“If Conroe did not invest in a new facility, the growth of Conroe would have to be slowed and restricted,” he said.

Conroe’s new plant will treat 4 million gallons per day but is permitted for up to 6 million gallons and is expandable in the future for 12 million gallons, Hall said.

The new plant’s location was not chosen based on specific pockets of population growth but rather so it could intercept Conroe’s existing sewer line, therefore saving the city money, Hall said.

Melissa Mack, project manager and senior associate of Lockwood, Andrews & Newnam, said Conroe purchased enough property to handle future increased wastewater flows coming into the facility.

The new plant is also designed for future installation of carbon diversion measures, or technologies that limit carbon emissions, meaning energy savings for Conroe, Mack said.

Conroe also treats a small portion of wastewater from the city of Willis, and the new plant will continue to service Willis, Hall said. The city of Willis is also constructing its own $5.75 million wastewater treatment plant, which broke ground in April 2019 and is expected to come online in September 2020, said Taylor Whichard, director of public works for the city of Willis.

The plant is being funded through a bond, Whichard said.

Rate increases

Construction is being funded with bonds that will be paid back from a portion of customers’ water and sewer bills, Williams said. The bonds for the project were sold in 2018 and will be paid over a 20-year period.

The city increased sewer rates for fiscal year 2019-20 by 20% to fund the new wastewater plant, reaching a minimum charge of $38.83 per 1,000 gallons of wastewater treated monthly. Rates are tiered, so generally the more water is used, the higher the charge. Annual proposed rate increases to fund the new plant are 21% for FY 2020-21 and FY 2021-22 and 2% for FY 2025-26 and FY 2027-28.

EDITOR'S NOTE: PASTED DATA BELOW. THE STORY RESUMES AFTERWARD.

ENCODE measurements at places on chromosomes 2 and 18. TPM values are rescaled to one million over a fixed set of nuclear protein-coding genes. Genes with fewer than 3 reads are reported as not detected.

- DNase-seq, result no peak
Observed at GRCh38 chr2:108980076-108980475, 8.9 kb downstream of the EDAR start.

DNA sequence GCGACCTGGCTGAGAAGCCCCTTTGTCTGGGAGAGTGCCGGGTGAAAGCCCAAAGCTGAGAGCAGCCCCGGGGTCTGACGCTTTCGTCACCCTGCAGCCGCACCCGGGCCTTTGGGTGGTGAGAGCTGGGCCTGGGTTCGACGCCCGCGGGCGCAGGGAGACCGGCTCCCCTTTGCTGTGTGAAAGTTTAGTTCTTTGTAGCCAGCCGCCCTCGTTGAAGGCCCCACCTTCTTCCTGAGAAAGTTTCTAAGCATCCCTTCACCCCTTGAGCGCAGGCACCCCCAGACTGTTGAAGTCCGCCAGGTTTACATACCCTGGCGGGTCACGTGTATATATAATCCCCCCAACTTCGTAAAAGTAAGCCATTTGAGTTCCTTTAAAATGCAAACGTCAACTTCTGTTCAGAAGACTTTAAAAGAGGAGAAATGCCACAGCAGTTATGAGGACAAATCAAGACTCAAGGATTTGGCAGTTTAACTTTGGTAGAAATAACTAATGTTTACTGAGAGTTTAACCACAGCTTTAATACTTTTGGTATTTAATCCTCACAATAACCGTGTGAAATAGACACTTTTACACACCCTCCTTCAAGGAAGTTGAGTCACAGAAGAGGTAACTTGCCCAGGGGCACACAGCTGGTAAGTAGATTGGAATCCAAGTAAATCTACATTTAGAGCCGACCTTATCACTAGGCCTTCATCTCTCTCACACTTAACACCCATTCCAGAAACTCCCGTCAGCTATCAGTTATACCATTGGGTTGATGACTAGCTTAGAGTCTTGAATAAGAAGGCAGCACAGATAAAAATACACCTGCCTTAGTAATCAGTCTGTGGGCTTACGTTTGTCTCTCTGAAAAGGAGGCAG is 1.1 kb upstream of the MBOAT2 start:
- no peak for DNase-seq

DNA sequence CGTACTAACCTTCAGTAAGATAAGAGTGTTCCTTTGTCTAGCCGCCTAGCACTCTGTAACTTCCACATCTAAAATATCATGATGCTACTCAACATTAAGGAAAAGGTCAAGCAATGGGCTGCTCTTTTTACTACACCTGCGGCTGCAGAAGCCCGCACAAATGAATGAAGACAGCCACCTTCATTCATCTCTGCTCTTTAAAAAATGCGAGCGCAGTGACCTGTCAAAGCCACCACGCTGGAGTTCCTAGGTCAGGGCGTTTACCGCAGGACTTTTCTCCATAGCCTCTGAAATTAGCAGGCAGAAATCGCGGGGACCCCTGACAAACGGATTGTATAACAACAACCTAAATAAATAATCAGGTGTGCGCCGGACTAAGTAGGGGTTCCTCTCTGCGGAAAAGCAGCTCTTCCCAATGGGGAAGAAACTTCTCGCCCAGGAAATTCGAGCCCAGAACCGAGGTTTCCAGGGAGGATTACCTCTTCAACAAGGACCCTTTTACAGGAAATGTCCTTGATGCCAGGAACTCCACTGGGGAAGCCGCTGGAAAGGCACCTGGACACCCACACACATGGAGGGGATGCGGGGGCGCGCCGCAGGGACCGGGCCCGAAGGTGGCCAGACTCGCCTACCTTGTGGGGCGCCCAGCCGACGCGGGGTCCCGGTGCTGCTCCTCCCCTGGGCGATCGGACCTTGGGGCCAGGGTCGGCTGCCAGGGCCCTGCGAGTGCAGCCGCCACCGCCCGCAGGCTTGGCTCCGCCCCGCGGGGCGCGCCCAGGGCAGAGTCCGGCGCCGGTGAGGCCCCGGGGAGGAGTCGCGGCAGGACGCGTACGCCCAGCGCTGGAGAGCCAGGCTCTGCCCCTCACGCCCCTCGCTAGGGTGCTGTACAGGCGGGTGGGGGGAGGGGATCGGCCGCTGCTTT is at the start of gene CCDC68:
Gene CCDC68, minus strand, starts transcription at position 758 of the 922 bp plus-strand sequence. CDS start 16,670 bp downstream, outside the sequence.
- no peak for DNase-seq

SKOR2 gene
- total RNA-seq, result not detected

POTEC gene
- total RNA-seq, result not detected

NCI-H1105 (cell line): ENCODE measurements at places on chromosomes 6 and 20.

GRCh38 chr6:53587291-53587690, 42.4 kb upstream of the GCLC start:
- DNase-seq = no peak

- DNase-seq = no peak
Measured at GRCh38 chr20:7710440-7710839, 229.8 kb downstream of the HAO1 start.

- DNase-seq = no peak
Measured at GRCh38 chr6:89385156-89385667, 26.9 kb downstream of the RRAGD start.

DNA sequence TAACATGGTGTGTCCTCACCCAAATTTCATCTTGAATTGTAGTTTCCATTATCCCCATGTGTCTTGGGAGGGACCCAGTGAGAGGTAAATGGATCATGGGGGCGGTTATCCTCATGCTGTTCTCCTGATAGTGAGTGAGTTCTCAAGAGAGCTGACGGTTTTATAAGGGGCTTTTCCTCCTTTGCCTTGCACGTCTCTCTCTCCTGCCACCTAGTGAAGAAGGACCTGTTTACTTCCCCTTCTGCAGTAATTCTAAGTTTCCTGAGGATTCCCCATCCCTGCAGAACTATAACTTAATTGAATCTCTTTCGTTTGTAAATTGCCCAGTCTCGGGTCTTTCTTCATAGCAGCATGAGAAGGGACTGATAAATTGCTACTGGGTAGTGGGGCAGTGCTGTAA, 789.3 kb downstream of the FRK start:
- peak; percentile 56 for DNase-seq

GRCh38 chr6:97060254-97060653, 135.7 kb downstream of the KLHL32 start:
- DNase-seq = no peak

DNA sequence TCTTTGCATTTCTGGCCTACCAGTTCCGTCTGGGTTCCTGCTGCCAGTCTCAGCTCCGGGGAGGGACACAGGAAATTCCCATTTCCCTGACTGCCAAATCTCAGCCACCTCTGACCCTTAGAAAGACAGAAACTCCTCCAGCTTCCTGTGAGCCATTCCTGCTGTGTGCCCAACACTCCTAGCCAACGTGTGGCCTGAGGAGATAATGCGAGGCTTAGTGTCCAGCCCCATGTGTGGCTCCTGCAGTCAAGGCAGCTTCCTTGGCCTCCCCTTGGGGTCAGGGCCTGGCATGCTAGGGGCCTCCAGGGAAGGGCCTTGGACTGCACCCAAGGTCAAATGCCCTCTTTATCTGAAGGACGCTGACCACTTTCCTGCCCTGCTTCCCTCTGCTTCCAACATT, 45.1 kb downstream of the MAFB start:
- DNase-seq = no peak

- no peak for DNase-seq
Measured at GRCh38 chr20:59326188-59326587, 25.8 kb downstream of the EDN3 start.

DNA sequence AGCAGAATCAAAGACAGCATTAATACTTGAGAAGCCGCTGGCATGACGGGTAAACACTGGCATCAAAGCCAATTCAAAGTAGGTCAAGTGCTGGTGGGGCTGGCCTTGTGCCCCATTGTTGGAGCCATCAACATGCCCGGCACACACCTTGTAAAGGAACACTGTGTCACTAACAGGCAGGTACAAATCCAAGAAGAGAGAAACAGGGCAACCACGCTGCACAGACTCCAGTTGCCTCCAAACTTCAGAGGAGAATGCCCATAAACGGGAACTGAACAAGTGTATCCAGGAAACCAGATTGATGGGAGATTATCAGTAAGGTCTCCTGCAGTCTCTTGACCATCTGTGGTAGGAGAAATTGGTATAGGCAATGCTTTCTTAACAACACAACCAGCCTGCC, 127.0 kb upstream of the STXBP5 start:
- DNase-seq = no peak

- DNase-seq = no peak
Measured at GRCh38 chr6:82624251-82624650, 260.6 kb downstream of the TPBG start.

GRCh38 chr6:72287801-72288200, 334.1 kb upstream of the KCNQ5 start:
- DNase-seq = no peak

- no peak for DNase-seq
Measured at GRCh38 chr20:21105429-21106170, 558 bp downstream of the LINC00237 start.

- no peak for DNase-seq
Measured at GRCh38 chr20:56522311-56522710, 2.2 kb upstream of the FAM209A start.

Prior to this increase, the city has been raising its water and sewer rates each year since at least FY 2006-07, according to city financial reports. In FY 2006-07, Conroe’s minimum sewer rate was $14.95 per 1,000 gallons. By FY 2018-19, the rate had more than doubled to $32.36 per 1,000 gallons. Based on the projected rate increases given by the city, the minimum charge per 1,000 gallons is expected to be $59.15 per 1,000 gallons by FY 2027-28.

“Right now, we are on the front lead of one of the most expensive sewer costs out there,” McDonald said. “I don’t like that. I think it looks bad for our city.”

Hidden Creek resident Samantha Coppolo said she has lived in Conroe for eight years and is dismayed with her rising rates.

“It is very frustrating,” she said. “They are basically taxing/billing us out of our home. It’s getting so expensive to live here, and they just keep building.”

McDonald said he is concerned with how rapidly the rates are increasing, but because the city uses only sewer and water fees—not property taxes or other taxes—to cover sewer and water costs, it is limited in funding options for the new plant.

“It is expensive, and I get people’s concerns of the raises,” he said. “[But] we’re growing ... so we have to think ahead.”
By Eva Vigh
Eva Vigh joined Community Impact Newspaper in 2018 as a reporter for Spring and Klein. Prior to this position, she covered upstream oil and gas news for a drilling contractors' association.